I have a lot of programming books but I will admit that I buy very few anymore - mostly for the reasons already mentioned in the blog post. I didn't see one key reason though: any given language/framework/technology book is quite likely to be out of date within six months to a year, yet online info often stays much more current. I still occasionally go back to even out of date books for reference, but once I am up to speed I rarely pick it up again.
I do sometimes pickup language/framework books when I want/need to get up to speed on something, but I am fairly picky about what I choose and I often buy used copies instead of new copies. I am much more likely to buy a good book on design or best practices than I am to buy a book on specific technologies.
One of my favorites hasn't been mentioned:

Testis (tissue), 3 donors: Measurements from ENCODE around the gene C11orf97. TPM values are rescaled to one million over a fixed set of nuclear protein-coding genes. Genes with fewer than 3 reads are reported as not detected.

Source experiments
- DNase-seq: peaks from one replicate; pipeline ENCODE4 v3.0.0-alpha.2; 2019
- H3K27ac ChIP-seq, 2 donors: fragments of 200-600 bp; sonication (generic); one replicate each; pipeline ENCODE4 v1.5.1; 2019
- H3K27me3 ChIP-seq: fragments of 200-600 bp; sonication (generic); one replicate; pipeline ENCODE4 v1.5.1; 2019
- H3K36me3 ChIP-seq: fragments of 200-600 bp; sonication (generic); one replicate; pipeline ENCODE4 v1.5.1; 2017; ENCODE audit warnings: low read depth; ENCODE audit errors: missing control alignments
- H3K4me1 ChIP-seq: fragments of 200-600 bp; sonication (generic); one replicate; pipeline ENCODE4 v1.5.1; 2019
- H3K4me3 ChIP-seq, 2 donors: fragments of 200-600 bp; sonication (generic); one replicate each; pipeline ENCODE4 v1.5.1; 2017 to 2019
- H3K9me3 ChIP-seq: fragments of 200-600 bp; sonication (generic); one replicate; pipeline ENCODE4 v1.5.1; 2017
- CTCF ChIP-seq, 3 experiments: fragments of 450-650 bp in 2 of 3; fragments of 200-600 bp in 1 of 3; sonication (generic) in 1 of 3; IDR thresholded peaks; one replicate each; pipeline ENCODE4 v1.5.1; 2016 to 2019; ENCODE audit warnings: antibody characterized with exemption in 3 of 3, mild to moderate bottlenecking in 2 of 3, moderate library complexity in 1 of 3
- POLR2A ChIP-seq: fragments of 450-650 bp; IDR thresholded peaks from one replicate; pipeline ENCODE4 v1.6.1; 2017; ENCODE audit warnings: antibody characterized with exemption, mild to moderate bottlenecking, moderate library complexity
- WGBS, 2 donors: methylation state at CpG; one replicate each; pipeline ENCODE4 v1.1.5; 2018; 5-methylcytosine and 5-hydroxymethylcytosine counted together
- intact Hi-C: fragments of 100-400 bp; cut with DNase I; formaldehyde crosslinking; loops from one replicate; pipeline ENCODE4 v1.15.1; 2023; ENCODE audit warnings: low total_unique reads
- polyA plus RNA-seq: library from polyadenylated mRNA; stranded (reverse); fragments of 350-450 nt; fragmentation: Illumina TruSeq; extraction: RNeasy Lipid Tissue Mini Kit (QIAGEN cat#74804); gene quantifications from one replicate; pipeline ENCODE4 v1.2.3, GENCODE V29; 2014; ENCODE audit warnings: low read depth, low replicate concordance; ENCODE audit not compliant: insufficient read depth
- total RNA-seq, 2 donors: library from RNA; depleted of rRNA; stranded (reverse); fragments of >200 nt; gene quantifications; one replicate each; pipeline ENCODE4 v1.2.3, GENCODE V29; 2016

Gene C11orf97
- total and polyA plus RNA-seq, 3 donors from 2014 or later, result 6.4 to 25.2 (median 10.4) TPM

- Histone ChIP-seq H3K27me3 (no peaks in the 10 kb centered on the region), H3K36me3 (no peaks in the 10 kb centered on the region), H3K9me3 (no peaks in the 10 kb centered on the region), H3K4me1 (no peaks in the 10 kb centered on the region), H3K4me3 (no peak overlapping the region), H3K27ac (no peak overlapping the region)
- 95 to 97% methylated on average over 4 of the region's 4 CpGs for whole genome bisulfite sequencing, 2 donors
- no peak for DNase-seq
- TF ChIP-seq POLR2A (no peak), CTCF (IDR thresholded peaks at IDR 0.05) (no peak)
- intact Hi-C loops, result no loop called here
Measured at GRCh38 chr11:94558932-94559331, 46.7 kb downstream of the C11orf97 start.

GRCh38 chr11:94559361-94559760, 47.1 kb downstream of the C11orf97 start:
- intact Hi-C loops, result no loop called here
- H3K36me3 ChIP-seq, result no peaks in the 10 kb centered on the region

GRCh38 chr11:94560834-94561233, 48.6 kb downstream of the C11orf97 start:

Object Oriented Design Heuristics by Riel - very academic sounding title, very down to earth content applicable to most OO languages.
Another that I think I am going to buy is "Design Patterns - Simply". I like their online content and their approach:
I do have Code Complete, but most of it seems to be practices I have already learned - I wish I had read it first before having to learn them the hard way. It is the 1993 version, but I don't see the passage mentioned (it might be there somewhere - I am too lazy to do more than a cursory search, another benefit of online material).
Finally, I am sure someone has already mentioned it, but just because we don't buy many books anymore doesn't mean we don't read - there is plenty to read online. Also, actually getting your feet wet with a technology is superior to just reading about it - and necessary.